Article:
Because we cant restore the MBR and the images are partition-based, not disk-based, we are going to need something to make a partition table too. Let’s add Gparted to the YUMI key as well

Once that’s done, create a folder on the YUMI USB key called “SBA” and copy the contents of the image file into it.

Getting the ASM ready for the image

Okay, so we know that we need two partitions on the disk, we are two options here.

  • You can open the SBA, remove the ASM, take the HDD off the ASM and prep it on another desktop/VM
  • You can use a VGA adapter as I made over here

In this guide, I’ll be using the VGA cable, but the steps remain the same if you’re using a Desktop or VM

If you are using another desktop ensure you disconnect any other hardrives/ssds.
This prevents data loss and will be important when running fixboot

Using the pre-prepared YUMI key, boot into Gparted and get to the desktop.

Start off by creating a new “msdos” partition table.

From there create the following partitions

  • A new 100MB Fat32 partition named “BOOTLOADER”
  • A Bootable NTFS partition with 1MB preceeding and 32,768MB following
  • Another 32GB Fat32 partition called “RECOVERY” using the last 32,768MB

Apply those changes.

I have no idea if the recovery partition is the right size, I’m future-proofing in case I can find the missing image.

Now, Right-click on /dev/sda2, click Manage Flags and give it the boot flag.

Close Gparted and reboot the machine into CloneZilla

CloneZilla

Run through the initial startup of ClineZilla by picking your language, Keymap etc and selecting “Start_CloneZilla

Now, jump into “device-image” mode and locate your USB key with the clonezilla image on it.

Now we need to specify some custom options that were taken at the time of backup, so pick expert mode, select the following process RestoreParts and the image file we extracted earlier.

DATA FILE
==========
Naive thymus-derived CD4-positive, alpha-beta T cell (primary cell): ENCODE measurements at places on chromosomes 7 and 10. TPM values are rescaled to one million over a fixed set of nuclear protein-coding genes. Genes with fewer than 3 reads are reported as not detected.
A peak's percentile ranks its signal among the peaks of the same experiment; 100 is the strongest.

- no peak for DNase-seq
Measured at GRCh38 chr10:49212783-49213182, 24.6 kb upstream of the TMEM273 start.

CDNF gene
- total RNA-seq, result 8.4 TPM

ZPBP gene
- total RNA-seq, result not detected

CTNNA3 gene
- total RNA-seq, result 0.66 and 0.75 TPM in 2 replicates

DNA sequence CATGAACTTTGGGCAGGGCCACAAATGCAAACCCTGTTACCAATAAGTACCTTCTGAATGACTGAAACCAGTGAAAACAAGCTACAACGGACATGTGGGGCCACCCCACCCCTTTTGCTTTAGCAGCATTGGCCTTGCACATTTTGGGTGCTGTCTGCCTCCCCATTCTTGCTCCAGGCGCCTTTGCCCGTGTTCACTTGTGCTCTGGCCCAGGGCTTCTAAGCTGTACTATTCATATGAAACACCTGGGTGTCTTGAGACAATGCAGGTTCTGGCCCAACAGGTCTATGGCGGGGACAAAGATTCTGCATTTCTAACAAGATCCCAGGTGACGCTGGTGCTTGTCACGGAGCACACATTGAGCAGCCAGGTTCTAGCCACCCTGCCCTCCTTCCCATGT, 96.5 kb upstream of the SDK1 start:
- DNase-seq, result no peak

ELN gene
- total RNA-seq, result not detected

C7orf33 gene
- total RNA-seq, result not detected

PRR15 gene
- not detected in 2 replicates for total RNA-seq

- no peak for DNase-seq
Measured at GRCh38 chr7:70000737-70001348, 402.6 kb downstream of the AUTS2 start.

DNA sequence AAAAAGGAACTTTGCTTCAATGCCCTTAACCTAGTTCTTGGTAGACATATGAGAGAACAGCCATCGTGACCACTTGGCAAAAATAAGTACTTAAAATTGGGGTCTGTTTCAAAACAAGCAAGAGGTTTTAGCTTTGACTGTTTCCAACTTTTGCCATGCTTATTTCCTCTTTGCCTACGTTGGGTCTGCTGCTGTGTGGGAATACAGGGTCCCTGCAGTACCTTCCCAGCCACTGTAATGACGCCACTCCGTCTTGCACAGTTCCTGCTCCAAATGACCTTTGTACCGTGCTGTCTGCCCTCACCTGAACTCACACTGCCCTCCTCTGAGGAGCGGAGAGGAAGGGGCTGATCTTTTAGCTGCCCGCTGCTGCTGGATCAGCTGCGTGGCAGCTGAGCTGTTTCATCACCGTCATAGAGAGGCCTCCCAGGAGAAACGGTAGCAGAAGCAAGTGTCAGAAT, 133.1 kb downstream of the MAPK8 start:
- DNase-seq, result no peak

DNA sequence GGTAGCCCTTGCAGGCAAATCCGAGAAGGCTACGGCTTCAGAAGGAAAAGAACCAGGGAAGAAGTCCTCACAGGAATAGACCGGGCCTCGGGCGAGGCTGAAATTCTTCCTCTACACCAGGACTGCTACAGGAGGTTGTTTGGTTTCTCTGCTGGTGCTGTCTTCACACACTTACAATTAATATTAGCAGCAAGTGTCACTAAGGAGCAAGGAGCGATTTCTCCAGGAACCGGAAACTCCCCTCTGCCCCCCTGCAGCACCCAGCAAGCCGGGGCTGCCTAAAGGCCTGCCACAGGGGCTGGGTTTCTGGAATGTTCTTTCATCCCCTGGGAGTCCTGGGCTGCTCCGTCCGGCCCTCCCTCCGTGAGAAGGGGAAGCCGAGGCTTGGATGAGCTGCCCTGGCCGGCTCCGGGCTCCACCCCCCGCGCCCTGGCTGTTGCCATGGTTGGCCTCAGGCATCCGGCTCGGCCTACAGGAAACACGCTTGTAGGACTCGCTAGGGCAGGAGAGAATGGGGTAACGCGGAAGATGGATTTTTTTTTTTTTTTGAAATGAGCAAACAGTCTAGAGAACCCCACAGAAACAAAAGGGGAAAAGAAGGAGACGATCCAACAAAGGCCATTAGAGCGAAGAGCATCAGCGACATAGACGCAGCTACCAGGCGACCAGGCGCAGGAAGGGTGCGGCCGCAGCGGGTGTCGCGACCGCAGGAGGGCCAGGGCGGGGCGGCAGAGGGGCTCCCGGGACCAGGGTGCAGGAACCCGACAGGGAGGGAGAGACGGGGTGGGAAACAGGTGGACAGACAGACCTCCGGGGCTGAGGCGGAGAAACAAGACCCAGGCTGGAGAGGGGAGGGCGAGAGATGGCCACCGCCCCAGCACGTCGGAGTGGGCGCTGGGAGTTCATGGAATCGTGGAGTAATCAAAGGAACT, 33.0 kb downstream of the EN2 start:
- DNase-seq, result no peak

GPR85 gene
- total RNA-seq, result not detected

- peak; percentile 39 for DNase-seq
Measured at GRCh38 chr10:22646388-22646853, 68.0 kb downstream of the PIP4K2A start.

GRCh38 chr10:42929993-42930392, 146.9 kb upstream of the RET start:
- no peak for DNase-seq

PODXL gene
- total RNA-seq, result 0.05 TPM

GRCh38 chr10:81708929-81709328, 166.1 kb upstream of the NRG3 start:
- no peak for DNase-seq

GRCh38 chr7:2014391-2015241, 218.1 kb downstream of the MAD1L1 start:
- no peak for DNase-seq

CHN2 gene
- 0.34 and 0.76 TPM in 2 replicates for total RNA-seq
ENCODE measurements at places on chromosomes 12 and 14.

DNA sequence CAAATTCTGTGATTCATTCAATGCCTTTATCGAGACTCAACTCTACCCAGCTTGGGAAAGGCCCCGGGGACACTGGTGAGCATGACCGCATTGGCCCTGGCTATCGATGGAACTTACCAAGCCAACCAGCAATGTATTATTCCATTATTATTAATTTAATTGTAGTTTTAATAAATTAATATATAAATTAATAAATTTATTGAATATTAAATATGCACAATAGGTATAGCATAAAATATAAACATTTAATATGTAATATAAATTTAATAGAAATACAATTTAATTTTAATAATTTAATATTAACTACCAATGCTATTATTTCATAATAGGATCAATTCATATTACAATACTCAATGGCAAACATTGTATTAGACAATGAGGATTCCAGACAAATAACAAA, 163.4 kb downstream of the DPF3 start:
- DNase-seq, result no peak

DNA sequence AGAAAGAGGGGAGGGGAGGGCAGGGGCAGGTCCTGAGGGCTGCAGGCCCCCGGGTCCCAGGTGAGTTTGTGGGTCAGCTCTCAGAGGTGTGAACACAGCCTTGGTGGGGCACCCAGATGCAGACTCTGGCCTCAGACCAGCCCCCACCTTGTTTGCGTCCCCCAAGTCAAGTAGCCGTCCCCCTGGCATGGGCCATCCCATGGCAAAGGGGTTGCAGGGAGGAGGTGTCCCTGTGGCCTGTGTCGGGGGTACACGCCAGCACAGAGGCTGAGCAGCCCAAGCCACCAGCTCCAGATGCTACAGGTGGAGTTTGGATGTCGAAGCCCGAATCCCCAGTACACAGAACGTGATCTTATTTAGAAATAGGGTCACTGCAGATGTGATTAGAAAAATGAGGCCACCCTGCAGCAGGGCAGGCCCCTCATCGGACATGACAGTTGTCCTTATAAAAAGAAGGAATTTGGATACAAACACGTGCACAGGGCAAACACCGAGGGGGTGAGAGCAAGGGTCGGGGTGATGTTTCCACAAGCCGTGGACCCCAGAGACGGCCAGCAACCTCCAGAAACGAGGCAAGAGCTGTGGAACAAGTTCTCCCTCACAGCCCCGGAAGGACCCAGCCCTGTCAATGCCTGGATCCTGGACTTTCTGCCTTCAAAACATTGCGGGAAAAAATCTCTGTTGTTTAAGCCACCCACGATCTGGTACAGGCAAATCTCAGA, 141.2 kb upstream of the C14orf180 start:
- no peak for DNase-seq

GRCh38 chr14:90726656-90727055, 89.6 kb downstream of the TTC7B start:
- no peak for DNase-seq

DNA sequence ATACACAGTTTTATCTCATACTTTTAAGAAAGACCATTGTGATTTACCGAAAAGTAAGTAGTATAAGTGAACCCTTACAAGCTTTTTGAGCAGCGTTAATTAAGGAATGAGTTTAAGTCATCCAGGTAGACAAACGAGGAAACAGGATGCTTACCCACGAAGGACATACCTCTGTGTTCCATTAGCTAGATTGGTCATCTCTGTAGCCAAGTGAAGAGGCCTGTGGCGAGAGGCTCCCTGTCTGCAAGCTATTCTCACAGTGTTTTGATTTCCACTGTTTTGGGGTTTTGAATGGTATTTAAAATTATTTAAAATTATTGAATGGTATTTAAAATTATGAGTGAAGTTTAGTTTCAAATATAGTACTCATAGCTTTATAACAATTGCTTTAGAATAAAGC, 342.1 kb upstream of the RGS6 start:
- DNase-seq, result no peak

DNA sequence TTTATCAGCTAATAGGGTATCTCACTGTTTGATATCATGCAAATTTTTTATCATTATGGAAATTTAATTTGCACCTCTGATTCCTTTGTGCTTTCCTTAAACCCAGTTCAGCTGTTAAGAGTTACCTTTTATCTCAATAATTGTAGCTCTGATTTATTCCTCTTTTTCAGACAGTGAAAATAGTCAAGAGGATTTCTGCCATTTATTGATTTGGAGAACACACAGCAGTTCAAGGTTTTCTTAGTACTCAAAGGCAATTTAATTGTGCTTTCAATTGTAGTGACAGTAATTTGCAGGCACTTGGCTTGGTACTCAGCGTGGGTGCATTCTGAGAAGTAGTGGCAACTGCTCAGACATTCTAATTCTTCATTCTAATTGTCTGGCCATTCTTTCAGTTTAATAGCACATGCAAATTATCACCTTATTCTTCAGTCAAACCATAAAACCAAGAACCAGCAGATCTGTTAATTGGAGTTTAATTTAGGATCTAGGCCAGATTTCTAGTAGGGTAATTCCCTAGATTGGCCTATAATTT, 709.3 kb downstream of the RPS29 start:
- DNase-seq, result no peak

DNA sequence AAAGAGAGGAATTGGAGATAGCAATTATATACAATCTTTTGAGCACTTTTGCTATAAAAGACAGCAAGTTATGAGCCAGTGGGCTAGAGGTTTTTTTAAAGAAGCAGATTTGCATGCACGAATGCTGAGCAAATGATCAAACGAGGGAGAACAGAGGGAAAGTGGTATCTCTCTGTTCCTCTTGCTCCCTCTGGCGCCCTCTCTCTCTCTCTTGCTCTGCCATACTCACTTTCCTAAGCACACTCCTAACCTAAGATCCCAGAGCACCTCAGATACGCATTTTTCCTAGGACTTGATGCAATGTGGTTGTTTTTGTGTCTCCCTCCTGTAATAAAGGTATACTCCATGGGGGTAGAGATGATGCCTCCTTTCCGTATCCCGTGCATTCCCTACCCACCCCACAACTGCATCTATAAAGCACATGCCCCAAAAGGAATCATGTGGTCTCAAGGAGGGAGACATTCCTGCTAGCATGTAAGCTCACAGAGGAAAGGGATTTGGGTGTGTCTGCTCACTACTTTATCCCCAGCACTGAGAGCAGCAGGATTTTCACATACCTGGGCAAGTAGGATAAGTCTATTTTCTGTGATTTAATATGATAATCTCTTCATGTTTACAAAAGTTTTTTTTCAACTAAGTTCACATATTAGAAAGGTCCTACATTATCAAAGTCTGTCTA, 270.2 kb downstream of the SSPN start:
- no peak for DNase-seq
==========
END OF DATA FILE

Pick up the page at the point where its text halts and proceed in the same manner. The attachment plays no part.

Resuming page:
Select the 2 partitions to restore, then In the advanced extra options, deselect the -t option and leave everything else as their defaults. Make sure to select Do NOT create a partition table on the target disk for the partition table options (we did that ourselves before), skip the image check and set the finish option to choose

Finally, CloneZilla will give you some big scary warnings, as this is the last chance you will have to back out before anything is erased (but you did that earlier in gparted… right?)

Accept the prompt and wait for the device to image

So, that’s it for CloneZilla, now we need to get Windows to boot.

REMOVE THE USB KEY (I cant stress this enough, it will make your life harder later)

Fixing the Windows Bootloader

Fire up a Windows Server ISO on the SBA and jump into Recovery Mode / Command Prompt

Now we have a command prompt running on the SBA, Run the following commands.

bootrec /RebuildBcd 
bootrec /fixMbr
bootrec /fixboot (This might fail with an "access denied message", thats fine)
bootsect /nt60 ALL

If you get an error about “element not found” either you forgot to set the partition as bootable, or the boot flag got removed by clonezilla. Follow this guide to do it in “diskpart” to fix it.

Now, remove any bootable media, reboot and you should have a working ASM!

Now, if you want to get into the depths of the ASM image, restore it to a virtual machine and reset the password using the OSK method… I won’t detail that here, I’m sure a bit of search engine ninja will help you with that.

Hope this helps someone, have fun!